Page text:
Probably the most dazzling aspect of Eric Johnson’s solo acoustic performance at last night’s taping of the WoodSongs Old-Time Radio Hour at the Lyric Theatre and Cultural Arts Center was its overall lack of flash. An Austin, Tx. guitar giant known largely for blissed out, psychedelic departures from conventional Lone Star blues rock, Johnson focused largely on the unplugged material from his new “EJ” album. That meant finding a more compositional center to his song structure and a more fluid, streamlined guitar sound.
It also involved more folkish construction. Early Simon & Garfunkel proved a heavy inspiration. The duo’s work was addressed directly during a set opening cover of “Mrs. Robinson” that deconstructed the tune’s melody to the point that only fragments of the chorus were recognizable through all the harmonic mischief. Less obvious was the unrecorded original “Divanae” which was bolstered by shades of ‘60s-era British folk along with the stateliness of Paul Simon’s phrasing from the same period. “Once Upon a Time in Texas,” however, was likely more in line with what guitar aficionados in the crowd were anticipating. Despite an overall summery stride, the tune explored deeper percussive flourishes and greater tension within the composition’s artful but lyrical turns.
But this was by no means Johnson’s show exclusively. Also on the bill was the Gonzalo Bergara Quartet, a string band boasting an appealing infatuation with the gypsy jazz of Django Reinhardt – especially his Quintette du Hot Club de France-era music with Stephane Grappelli. That group was largely the model for an ensemble giddiness piloted as much by Houston/Austin violinist Leah Zeger as by Buenos Aires-born guitarist Bergara. While much of the set also covered material by The New Hot Club of America, a larger ensemble that includes Bergara and Zeger, several quartet-recorded works yielded the group’s most dramatic moments. Among the highlights: the mash-up of styles, tempo and harmony within “Nightmare No. 2” and the joyous Django drive and pizzicato playfulness of “December.”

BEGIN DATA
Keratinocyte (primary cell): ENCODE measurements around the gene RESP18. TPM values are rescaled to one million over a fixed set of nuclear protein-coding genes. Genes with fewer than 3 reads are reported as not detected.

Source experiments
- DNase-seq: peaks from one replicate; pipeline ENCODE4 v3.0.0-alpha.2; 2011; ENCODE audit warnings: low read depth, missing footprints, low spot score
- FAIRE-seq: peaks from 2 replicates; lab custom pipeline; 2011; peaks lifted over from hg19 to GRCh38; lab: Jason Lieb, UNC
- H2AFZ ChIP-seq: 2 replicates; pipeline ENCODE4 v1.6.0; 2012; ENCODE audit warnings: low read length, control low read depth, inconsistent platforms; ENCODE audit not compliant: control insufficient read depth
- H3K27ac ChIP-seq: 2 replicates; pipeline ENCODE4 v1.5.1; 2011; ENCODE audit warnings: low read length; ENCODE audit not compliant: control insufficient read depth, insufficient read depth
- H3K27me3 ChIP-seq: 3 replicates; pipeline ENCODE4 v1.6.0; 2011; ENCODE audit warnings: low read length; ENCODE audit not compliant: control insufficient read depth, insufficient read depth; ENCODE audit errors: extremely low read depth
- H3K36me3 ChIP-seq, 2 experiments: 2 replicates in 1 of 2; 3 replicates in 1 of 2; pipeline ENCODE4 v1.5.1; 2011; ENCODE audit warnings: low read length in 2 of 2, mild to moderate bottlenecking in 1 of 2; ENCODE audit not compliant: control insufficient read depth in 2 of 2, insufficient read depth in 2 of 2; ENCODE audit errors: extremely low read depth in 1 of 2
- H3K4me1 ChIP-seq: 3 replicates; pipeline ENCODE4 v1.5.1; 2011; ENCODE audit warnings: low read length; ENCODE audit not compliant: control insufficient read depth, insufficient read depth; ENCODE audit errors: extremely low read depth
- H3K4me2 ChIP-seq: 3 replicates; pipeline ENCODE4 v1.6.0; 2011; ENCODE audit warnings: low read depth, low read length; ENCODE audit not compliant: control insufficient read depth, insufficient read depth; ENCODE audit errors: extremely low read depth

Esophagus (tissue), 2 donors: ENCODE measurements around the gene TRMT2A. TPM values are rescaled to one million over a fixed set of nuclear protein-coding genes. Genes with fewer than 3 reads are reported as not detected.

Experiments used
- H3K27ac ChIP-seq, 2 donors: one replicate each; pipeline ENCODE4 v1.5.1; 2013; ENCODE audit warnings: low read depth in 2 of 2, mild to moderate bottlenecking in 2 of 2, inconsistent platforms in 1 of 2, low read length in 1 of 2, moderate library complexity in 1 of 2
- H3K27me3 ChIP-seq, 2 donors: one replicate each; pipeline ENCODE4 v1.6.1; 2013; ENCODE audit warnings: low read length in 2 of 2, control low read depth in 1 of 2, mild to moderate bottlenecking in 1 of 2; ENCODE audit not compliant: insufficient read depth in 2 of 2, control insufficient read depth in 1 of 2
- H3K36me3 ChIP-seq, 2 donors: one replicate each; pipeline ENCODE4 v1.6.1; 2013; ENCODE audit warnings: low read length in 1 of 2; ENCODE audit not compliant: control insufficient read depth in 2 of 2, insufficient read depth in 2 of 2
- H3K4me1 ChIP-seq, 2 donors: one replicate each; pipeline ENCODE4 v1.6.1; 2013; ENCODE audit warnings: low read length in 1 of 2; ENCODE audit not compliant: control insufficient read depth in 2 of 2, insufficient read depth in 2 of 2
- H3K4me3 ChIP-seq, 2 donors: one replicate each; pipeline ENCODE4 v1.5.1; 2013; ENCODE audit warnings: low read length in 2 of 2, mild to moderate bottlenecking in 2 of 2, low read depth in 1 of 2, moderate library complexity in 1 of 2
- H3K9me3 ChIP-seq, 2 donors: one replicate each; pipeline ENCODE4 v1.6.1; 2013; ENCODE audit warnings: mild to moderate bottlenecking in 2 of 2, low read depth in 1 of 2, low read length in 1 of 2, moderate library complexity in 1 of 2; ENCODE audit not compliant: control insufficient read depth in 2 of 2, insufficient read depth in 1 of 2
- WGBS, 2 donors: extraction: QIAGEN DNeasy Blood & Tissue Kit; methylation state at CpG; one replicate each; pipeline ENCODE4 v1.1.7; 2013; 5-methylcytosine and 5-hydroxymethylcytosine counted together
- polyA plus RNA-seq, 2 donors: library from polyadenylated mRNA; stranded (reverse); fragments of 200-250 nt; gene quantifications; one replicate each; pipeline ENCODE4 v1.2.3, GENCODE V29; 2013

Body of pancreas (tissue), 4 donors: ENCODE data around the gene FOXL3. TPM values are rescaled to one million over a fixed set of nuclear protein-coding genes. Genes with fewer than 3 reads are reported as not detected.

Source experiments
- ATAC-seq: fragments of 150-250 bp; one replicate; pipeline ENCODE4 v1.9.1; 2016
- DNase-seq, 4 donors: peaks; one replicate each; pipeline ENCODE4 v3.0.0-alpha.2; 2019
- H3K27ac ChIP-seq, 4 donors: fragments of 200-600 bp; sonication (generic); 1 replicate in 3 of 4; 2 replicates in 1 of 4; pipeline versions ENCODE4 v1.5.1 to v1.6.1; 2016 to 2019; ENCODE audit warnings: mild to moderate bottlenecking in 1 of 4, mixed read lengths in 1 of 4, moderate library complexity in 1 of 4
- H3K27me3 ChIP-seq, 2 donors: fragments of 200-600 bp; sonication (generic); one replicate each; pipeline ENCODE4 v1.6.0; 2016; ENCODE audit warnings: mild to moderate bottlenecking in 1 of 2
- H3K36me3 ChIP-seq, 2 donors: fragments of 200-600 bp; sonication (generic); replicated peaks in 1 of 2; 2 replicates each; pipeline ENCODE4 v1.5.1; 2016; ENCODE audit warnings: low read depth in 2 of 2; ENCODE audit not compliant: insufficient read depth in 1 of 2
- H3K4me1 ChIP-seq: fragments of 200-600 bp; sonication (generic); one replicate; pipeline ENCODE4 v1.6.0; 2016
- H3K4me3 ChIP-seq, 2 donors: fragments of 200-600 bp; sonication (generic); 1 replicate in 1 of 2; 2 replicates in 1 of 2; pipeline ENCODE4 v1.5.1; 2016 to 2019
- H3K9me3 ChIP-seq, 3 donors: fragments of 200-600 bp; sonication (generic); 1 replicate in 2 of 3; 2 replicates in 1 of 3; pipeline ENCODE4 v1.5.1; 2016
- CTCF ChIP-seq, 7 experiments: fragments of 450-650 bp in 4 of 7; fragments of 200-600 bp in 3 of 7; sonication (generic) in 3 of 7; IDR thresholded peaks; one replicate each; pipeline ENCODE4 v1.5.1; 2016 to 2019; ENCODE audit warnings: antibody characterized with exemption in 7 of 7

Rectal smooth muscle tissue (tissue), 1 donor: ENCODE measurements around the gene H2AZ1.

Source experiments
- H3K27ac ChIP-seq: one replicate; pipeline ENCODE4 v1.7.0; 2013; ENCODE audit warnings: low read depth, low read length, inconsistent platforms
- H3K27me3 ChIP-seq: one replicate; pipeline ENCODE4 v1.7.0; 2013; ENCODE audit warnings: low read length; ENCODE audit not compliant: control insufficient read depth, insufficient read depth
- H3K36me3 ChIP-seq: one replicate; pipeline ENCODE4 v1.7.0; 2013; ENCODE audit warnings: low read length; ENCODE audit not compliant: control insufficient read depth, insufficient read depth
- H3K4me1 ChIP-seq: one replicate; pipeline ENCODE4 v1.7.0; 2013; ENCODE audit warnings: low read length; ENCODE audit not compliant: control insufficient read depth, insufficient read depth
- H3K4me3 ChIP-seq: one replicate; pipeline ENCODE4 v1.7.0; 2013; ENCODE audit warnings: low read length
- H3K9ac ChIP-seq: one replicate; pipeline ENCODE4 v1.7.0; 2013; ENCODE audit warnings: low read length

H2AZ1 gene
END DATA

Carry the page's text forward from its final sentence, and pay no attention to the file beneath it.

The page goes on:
Finally, there was an interlude by 16 year old guitar Emma Moseley, another Austin-ite, who offered instrumental variations within a Stevie Wonder medley (“Isn’t She Lovely” and “Superstition”) that were full of astonishing (and simultaneous) displays of rhythm and lead melodies. Mosley also tackled Tommy Emmanuel’s “Antonella’s Birthday,” revealing a level of dynamics, inward confidence and overall artistic maturity that proved remarkable for an artist so young.